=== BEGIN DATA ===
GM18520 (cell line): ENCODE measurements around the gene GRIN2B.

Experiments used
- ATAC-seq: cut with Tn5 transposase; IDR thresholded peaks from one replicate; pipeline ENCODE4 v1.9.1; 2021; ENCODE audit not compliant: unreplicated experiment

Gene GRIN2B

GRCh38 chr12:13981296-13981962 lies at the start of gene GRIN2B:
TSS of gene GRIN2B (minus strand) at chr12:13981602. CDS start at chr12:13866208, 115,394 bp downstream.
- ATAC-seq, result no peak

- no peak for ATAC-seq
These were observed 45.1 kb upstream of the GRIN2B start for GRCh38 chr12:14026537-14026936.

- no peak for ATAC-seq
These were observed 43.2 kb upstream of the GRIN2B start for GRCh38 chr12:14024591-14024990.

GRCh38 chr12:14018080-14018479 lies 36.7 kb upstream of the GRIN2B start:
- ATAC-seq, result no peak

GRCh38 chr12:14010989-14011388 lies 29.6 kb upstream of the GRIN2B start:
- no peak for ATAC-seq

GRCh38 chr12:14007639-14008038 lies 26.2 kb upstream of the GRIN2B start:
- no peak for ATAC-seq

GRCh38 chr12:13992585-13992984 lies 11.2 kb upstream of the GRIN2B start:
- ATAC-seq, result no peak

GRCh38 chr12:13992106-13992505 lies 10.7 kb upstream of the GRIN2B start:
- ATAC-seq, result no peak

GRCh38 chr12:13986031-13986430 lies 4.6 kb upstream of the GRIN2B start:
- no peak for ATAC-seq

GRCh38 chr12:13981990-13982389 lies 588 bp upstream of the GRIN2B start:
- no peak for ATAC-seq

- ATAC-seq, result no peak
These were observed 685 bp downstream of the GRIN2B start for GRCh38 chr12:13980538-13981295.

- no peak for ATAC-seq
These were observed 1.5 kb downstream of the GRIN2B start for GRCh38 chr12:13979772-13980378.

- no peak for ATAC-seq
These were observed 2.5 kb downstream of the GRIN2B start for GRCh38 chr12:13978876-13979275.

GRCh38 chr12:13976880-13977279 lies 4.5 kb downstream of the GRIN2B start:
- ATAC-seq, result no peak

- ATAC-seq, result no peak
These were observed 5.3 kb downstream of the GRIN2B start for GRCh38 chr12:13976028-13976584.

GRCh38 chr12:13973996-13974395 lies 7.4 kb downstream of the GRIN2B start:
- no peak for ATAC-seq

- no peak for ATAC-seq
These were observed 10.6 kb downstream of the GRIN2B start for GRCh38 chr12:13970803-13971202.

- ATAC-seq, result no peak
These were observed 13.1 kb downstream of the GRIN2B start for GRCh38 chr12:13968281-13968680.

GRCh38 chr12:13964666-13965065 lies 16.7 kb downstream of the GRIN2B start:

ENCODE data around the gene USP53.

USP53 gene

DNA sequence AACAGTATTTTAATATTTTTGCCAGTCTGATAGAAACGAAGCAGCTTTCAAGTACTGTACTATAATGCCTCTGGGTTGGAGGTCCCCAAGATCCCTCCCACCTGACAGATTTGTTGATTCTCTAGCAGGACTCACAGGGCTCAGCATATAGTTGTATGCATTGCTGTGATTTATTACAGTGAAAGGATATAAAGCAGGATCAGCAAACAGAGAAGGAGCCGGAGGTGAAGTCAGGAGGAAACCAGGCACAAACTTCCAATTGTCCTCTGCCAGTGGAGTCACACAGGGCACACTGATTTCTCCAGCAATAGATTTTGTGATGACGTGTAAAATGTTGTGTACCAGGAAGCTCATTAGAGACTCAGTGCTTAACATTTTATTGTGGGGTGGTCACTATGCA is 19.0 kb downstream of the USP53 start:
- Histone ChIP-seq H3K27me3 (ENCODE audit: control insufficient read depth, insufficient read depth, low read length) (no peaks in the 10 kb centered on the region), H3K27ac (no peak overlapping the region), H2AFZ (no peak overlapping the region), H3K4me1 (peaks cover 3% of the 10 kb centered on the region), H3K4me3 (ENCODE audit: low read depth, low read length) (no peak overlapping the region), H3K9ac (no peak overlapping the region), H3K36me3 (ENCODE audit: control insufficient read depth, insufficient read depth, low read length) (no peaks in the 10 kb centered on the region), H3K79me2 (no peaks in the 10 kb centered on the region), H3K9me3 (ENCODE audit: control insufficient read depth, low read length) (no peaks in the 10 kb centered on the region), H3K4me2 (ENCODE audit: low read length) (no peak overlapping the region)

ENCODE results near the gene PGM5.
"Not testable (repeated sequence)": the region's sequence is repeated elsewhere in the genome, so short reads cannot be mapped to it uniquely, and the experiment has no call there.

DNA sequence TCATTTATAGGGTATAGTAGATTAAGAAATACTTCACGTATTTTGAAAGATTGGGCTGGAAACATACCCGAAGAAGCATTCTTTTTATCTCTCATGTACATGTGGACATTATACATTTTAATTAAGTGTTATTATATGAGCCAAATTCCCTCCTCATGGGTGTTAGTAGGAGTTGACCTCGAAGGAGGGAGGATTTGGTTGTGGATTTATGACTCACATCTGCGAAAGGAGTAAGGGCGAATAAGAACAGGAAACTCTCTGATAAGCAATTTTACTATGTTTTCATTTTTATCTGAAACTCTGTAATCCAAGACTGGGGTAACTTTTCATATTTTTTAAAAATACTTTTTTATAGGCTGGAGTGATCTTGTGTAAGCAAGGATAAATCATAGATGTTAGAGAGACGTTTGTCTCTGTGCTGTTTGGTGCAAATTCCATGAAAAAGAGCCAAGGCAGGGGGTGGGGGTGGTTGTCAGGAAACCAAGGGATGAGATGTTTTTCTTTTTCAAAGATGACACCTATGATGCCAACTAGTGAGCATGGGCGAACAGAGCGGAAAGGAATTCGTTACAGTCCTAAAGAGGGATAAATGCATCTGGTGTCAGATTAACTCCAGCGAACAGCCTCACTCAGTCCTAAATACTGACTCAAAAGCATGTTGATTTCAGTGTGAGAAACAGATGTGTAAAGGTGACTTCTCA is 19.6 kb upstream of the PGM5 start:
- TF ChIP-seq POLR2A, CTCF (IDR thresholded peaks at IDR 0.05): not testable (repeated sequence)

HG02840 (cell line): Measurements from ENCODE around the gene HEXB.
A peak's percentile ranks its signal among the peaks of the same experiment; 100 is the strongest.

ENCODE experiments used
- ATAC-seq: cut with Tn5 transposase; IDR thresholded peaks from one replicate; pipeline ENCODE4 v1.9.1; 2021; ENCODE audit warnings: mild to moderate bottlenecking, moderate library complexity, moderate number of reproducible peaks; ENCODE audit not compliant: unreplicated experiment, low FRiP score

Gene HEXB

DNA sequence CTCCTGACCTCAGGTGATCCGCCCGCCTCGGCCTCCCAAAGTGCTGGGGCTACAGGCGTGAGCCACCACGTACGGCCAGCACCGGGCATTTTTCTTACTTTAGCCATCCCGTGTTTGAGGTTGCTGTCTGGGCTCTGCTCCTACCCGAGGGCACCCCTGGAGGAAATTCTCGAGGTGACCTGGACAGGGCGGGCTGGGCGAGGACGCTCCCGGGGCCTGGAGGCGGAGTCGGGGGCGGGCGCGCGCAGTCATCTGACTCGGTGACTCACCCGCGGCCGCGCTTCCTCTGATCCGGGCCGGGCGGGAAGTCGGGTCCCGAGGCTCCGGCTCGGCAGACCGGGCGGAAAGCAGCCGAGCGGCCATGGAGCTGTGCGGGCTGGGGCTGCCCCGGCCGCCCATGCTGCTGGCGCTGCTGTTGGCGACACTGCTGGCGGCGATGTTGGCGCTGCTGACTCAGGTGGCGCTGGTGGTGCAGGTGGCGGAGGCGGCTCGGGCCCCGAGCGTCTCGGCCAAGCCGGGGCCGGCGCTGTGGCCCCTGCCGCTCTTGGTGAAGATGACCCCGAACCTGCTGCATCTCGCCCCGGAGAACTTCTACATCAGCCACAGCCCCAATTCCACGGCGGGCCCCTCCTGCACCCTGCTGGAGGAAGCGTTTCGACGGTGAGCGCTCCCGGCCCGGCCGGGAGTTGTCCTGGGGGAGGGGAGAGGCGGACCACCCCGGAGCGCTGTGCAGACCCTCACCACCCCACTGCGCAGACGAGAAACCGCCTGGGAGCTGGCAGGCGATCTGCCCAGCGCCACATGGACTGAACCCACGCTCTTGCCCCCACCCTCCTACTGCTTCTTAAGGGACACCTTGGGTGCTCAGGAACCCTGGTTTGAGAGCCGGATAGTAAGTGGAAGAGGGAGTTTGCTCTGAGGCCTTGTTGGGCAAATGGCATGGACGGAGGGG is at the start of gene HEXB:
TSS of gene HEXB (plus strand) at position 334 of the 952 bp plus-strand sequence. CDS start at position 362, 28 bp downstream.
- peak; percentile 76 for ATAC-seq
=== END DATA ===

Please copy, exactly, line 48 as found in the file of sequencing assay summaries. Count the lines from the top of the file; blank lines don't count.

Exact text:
"Not testable (repeated sequence)": the region's sequence is repeated elsewhere in the genome, so short reads cannot be mapped to it uniquely, and the experiment has no call there.